plasma / albumin
Blood Products https://www.healthinfotranslations.org/pdfDocs/Receiving_Blood_Products_Som_FINAL.pdf http://www.pearsonhighered.com/samplechapter/0131186116.pdf • Plasma This is the liquid part of the blood. It is often used to add volume to the blood system after a large loss of blood. Cryoprecipitate is a concentrated source of certain plasma proteins. It is used to treat some bleeding problems. • Red blood cells These carry oxygen from the lungs to other parts of the body and then they carry carbon dioxide back to the lungs. A low red blood cell count is called anemia. A red blood cell transfusion may be needed to treat anemia. • White blood cells These help fight infection, bacteria and other substances that enter the body. When the white blood cell count becomes too low, it is called Neutropenia. A white blood cell transfusion may be needed to treat Neutropenia. • Platelets These help blood to clot. Platelet transfusions are given when the platelet count is too low. Oxygen-carrying Solutions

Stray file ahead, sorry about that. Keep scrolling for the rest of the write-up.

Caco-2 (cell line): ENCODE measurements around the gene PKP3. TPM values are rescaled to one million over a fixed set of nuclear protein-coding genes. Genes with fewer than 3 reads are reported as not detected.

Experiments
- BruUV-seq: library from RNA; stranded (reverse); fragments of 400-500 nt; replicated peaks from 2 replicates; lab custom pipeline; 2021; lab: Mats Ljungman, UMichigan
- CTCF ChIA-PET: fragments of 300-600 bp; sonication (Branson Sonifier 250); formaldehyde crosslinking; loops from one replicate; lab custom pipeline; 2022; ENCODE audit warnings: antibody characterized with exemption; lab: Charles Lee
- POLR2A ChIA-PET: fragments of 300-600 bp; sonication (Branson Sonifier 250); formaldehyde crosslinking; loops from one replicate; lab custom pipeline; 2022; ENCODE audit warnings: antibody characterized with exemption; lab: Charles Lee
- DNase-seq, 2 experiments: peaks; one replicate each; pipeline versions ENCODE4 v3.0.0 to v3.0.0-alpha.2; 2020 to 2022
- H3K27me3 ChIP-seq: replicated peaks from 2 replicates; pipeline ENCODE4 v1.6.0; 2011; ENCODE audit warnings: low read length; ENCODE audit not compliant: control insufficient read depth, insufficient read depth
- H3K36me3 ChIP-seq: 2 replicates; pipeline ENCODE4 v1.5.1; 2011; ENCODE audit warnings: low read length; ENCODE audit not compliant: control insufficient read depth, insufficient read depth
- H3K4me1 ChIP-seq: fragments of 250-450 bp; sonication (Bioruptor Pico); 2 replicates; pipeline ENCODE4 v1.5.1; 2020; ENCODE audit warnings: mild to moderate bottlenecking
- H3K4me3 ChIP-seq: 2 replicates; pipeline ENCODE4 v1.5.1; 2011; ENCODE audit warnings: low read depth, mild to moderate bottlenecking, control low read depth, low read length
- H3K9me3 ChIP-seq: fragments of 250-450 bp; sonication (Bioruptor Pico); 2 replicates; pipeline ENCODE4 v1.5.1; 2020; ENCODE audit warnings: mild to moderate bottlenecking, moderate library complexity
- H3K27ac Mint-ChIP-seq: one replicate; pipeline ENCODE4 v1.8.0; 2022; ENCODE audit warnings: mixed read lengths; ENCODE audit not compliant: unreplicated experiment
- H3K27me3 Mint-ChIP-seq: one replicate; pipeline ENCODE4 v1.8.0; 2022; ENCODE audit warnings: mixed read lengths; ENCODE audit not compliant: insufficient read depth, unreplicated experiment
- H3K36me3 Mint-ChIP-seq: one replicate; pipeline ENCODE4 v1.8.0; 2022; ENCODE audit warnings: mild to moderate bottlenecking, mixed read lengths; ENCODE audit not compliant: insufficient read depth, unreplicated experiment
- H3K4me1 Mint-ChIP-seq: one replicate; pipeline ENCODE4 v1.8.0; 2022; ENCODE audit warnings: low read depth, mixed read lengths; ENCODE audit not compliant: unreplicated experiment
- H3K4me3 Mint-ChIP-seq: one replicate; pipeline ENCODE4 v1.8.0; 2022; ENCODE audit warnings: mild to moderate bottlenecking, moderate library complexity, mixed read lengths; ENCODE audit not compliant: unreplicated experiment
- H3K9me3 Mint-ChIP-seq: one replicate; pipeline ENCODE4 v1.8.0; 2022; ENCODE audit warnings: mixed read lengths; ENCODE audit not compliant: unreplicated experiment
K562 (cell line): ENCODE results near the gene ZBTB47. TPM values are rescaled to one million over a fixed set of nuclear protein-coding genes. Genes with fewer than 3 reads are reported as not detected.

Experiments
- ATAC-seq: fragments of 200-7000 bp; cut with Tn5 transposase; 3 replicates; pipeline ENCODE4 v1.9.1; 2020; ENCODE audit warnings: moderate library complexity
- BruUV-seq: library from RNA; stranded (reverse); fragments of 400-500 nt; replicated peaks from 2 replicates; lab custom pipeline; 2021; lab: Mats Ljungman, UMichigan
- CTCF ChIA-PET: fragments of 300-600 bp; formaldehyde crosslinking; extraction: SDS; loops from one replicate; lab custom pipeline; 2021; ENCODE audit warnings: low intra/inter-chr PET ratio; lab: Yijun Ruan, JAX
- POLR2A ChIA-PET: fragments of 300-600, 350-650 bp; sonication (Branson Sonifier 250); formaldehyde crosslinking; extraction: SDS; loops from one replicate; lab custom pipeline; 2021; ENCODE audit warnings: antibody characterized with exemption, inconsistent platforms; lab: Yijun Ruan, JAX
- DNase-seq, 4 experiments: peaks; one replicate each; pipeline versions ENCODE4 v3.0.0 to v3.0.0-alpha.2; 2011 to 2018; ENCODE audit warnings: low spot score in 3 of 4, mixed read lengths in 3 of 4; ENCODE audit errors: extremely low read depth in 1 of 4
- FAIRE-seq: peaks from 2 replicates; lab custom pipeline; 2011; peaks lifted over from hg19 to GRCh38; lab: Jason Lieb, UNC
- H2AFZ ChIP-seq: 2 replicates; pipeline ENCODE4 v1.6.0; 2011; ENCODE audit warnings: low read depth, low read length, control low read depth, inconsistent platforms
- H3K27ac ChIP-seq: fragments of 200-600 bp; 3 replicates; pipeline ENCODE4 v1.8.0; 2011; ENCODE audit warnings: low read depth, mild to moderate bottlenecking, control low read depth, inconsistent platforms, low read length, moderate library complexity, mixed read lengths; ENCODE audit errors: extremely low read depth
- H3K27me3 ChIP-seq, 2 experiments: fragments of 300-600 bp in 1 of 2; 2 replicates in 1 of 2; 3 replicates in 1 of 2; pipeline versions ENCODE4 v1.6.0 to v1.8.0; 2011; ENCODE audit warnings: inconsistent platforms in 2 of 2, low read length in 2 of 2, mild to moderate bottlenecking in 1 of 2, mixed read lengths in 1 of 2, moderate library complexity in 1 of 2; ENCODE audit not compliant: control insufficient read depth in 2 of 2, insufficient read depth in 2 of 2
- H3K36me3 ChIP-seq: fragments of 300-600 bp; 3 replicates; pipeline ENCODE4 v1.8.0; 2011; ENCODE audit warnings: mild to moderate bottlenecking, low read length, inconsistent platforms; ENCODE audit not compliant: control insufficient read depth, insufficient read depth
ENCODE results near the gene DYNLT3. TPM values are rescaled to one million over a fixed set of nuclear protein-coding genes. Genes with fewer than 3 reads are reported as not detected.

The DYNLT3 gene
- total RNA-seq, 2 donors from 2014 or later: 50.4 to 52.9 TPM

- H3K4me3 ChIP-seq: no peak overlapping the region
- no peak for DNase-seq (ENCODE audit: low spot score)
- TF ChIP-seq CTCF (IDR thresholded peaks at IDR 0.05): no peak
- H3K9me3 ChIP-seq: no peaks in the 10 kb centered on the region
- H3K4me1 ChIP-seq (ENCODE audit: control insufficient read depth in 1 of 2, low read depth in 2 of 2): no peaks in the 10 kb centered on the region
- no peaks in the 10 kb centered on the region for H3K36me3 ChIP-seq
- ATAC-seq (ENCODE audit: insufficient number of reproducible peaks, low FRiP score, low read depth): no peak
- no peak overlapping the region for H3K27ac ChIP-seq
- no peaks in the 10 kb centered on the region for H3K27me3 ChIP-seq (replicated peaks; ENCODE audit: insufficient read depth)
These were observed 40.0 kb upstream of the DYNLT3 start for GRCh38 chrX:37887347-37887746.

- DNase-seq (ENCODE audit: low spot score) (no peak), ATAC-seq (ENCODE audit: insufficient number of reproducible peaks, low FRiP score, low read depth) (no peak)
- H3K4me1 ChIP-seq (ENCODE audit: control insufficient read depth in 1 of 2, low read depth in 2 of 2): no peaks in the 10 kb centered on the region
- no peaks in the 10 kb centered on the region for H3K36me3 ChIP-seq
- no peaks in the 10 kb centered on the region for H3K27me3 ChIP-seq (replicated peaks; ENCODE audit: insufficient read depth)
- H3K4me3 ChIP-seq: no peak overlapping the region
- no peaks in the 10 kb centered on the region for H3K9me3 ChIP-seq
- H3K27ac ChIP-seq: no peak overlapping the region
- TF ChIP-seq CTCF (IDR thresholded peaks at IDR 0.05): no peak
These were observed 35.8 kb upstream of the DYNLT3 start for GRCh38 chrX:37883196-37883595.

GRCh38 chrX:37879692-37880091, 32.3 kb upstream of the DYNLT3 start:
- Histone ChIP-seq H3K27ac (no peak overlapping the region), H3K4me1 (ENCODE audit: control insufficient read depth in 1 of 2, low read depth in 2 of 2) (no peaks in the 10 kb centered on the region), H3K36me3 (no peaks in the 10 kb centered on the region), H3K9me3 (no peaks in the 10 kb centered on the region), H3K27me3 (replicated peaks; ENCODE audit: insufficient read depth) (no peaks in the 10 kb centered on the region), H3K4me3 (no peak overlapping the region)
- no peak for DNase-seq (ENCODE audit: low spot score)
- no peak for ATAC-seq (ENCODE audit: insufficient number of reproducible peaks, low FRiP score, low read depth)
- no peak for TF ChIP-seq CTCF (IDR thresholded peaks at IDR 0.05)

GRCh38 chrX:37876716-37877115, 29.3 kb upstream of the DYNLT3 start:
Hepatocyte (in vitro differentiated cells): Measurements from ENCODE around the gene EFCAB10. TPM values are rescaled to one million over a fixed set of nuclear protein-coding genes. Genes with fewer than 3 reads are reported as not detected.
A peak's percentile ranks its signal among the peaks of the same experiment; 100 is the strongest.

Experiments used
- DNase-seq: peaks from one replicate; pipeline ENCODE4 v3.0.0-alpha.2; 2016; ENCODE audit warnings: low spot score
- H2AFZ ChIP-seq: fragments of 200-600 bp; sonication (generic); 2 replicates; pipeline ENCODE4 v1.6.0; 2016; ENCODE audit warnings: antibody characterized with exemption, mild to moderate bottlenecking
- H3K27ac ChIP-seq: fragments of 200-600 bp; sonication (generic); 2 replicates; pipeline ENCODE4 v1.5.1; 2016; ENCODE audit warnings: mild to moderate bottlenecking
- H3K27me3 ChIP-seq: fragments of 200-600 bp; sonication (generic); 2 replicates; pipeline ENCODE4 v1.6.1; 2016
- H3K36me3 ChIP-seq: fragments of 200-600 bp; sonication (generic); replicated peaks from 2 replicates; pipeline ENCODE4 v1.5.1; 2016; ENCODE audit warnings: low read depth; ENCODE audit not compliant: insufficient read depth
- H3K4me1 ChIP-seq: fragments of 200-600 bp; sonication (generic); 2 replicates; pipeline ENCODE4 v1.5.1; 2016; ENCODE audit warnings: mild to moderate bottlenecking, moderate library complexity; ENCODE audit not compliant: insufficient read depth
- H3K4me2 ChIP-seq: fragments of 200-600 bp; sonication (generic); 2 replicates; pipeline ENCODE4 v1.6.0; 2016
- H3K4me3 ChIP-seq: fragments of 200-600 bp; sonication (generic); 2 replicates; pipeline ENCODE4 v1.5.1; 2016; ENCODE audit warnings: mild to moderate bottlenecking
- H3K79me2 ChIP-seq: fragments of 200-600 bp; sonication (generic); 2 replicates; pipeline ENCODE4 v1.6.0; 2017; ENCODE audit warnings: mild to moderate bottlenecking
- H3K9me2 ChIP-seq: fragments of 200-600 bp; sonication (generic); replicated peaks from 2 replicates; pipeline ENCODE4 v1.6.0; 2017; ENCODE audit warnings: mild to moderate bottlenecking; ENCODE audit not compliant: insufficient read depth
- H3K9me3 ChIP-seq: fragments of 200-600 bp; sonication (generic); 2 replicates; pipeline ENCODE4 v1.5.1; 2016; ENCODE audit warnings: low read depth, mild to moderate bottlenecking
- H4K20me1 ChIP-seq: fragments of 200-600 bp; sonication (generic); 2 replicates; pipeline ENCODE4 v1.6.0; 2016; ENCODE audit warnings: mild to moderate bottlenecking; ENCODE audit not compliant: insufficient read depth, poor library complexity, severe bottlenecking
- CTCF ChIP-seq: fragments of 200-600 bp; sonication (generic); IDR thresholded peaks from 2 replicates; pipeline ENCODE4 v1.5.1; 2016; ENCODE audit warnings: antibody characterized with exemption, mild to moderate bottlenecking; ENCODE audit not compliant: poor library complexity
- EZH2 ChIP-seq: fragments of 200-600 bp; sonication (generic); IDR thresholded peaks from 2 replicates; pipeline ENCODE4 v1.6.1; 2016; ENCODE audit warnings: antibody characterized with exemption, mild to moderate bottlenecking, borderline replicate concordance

Oxygen-carrying solutions are synthetic fluids that carry and deliver oxygen to the cells. These fluids, which remain experimental, show promise for the prehospital care of patients who have experienced severe blood loss or are otherwise suffering from hypovolemia. It is hoped that oxygen-carrying solutions will be similar to crystalloid solutions in cost, storage capability, and ease of administration, and be capable of carrying oxygen, which presently can only be accomplished by blood or blood products.
Positive Trousseau’s SignCarpopedal attitude of the hand when blood pressure cuff is placed on the arm and inflated above systolic pressure for 3 minutes. Positive reaction is the development of carpal spasm. Positive Chvostek’s Sign Occurs after tapping the facial nerve approximately 2 cm anterior to the earlobe. -- ---
Electrolyte Composition of Body Fluids http://www.fastbleep.com/medical-notes/other/15/31/205
Electrolyte Composition of IV Fluids
Common IV Formulas and Conversions
Comparing Needle and Catheter Gauges http://emprocedures.com/peripheraliv/equipment.htm
Complications of IV Therapy Bohony, J. (1993). 9 common IV complications and what to do about them. American Journal of Nursing, 93(10), 45-49. Retrieved from EBSCOhost.
Common Terms and Abbreviations http://www.iv-infiltration-injuries.com/Practice-Areas/IV-Terms-and-Definitions.shtml
References Lenox, A. C. (1990). IV THERAPY: REDUCING THE RISK OF INFECTION. Nursing, 20(3), 60-61. Retrieved from EBSCOhost Southern Nevada Regional Professional Development Program. (n.d.). Effects of Solutions on a Red Blood Cell. Retrieved http://www.rpdp.net/sciencetips_v3/L8B2.htm Gasparis, L., Murray, E., & Ursomanno, P. (1989). I.V. solutions: which one's right for your patient?. Nursing, 19(4), 62-64. Retrieved from EBSCOhost.